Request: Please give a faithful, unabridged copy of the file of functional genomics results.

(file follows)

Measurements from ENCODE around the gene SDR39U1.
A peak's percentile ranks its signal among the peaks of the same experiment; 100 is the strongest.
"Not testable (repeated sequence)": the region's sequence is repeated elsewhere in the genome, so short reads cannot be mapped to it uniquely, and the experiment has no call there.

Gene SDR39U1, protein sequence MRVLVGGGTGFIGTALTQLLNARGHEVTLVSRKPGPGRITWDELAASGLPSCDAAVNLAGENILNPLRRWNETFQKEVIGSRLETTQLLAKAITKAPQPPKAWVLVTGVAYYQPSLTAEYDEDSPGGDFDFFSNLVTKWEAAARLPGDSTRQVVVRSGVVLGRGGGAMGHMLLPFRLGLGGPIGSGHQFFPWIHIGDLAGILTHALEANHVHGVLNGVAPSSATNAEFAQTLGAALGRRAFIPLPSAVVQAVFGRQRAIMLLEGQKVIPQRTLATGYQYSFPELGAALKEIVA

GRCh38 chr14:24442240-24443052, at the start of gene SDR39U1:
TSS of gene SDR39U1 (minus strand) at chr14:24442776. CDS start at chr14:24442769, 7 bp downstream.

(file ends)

Measurements from ENCODE around the gene SDR39U1.
A peak's percentile ranks its signal among the peaks of the same experiment; 100 is the strongest.
"Not testable (repeated sequence)": the region's sequence is repeated elsewhere in the genome, so short reads cannot be mapped to it uniquely, and the experiment has no call there.

Gene SDR39U1, protein sequence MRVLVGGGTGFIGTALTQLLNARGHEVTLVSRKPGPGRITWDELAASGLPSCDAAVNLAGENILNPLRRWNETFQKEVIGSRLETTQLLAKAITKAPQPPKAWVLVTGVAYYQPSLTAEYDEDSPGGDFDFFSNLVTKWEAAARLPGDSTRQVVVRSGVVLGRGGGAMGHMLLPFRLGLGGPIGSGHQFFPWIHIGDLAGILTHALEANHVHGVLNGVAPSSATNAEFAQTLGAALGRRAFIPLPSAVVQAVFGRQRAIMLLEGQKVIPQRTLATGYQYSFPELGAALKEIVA

GRCh38 chr14:24442240-24443052, at the start of gene SDR39U1:
TSS of gene SDR39U1 (minus strand) at chr14:24442776. CDS start at chr14:24442769, 7 bp downstream.